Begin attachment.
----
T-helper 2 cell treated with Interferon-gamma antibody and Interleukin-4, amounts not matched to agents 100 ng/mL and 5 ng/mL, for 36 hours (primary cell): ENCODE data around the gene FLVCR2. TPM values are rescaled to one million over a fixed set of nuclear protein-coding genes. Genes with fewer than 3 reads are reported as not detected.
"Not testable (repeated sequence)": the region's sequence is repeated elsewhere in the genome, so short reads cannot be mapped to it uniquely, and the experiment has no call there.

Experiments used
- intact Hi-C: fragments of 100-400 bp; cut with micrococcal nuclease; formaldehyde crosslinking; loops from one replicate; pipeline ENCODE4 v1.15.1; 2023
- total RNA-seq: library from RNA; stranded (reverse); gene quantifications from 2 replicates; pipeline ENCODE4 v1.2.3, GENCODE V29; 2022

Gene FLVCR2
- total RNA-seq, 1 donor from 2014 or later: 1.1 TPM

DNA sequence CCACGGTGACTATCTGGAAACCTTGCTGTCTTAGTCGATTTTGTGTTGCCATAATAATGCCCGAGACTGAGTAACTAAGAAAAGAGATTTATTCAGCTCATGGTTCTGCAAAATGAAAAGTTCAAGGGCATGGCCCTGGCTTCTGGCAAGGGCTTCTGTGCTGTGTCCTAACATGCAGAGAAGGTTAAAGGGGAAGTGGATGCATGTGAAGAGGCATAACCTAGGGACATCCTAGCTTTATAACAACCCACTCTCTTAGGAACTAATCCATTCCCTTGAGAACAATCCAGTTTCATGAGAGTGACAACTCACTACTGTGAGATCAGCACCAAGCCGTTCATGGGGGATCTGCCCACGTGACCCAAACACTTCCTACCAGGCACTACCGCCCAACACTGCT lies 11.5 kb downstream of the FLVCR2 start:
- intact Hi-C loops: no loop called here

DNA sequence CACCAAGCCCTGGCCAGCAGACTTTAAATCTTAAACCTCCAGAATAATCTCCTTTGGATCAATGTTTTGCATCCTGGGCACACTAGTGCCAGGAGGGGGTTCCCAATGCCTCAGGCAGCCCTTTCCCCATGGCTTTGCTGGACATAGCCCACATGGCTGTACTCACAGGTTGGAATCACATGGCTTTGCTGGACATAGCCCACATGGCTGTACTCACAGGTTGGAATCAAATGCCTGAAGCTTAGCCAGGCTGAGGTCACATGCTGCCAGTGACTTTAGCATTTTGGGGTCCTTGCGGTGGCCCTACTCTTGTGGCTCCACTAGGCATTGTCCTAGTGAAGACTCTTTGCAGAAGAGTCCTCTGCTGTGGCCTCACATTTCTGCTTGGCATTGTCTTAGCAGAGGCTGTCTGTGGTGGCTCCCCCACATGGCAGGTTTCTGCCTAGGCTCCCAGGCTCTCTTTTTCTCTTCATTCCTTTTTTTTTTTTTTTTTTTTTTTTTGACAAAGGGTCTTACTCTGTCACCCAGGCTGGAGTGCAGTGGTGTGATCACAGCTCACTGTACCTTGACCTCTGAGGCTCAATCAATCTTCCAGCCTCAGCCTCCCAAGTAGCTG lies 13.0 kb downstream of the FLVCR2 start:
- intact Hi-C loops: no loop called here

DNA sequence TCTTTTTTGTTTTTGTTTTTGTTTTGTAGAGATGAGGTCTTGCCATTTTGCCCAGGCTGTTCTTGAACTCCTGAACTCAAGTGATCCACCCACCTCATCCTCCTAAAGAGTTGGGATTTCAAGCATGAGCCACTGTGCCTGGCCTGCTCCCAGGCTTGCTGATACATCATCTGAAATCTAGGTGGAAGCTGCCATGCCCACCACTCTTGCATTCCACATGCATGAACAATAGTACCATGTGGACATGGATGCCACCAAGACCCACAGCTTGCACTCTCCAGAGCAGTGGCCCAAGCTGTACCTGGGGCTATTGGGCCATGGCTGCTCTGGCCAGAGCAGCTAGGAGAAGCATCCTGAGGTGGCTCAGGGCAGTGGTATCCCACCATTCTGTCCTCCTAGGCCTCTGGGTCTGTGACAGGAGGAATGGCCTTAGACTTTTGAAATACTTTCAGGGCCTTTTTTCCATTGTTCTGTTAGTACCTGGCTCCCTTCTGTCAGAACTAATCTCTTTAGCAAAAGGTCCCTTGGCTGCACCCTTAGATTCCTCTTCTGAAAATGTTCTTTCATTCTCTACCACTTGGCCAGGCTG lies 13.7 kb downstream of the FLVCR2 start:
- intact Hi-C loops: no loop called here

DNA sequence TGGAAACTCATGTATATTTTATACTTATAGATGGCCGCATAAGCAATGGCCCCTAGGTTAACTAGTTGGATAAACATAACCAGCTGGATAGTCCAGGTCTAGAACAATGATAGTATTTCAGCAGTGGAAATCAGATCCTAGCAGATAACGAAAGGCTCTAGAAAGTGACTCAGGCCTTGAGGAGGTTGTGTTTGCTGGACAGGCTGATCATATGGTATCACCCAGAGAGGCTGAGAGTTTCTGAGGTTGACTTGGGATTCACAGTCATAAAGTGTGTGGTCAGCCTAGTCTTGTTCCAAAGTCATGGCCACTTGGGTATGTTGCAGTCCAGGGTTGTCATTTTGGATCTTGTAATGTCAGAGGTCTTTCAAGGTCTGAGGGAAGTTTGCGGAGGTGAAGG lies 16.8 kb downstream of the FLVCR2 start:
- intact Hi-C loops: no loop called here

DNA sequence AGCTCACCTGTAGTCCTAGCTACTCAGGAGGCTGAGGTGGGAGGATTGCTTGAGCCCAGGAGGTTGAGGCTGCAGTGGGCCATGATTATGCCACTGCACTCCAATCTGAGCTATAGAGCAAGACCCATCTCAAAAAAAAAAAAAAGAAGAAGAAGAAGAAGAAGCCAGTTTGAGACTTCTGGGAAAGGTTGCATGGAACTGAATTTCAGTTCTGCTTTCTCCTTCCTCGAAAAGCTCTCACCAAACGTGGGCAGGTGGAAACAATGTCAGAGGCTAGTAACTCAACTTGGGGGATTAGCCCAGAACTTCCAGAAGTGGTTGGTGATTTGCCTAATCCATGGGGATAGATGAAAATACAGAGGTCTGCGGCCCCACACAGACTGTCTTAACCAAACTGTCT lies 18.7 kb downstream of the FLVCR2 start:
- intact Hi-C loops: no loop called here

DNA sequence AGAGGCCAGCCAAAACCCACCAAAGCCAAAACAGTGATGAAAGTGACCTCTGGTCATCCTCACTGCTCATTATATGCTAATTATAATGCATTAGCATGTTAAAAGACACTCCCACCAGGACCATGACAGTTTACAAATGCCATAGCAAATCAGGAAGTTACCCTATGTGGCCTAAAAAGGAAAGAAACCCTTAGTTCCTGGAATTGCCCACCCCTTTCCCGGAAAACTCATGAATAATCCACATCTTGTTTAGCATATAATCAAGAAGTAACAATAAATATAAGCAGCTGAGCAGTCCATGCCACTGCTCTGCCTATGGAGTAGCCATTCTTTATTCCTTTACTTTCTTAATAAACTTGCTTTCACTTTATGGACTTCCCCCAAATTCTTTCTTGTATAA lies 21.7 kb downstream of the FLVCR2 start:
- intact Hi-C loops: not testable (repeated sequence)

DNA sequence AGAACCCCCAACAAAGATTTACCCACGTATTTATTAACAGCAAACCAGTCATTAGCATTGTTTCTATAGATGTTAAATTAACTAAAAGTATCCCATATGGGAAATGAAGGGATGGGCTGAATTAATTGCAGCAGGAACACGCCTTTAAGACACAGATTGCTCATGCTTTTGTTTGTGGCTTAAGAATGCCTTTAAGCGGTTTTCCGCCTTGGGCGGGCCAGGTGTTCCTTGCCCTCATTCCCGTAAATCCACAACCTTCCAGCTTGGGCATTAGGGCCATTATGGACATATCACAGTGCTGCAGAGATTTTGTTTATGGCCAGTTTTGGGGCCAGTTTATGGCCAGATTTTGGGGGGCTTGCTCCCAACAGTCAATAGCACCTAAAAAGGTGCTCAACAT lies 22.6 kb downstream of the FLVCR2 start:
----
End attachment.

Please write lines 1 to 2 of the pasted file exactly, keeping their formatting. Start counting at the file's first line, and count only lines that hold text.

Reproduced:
T-helper 2 cell treated with Interferon-gamma antibody and Interleukin-4, amounts not matched to agents 100 ng/mL and 5 ng/mL, for 36 hours (primary cell): ENCODE data around the gene FLVCR2. TPM values are rescaled to one million over a fixed set of nuclear protein-coding genes. Genes with fewer than 3 reads are reported as not detected.
"Not testable (repeated sequence)": the region's sequence is repeated elsewhere in the genome, so short reads cannot be mapped to it uniquely, and the experiment has no call there.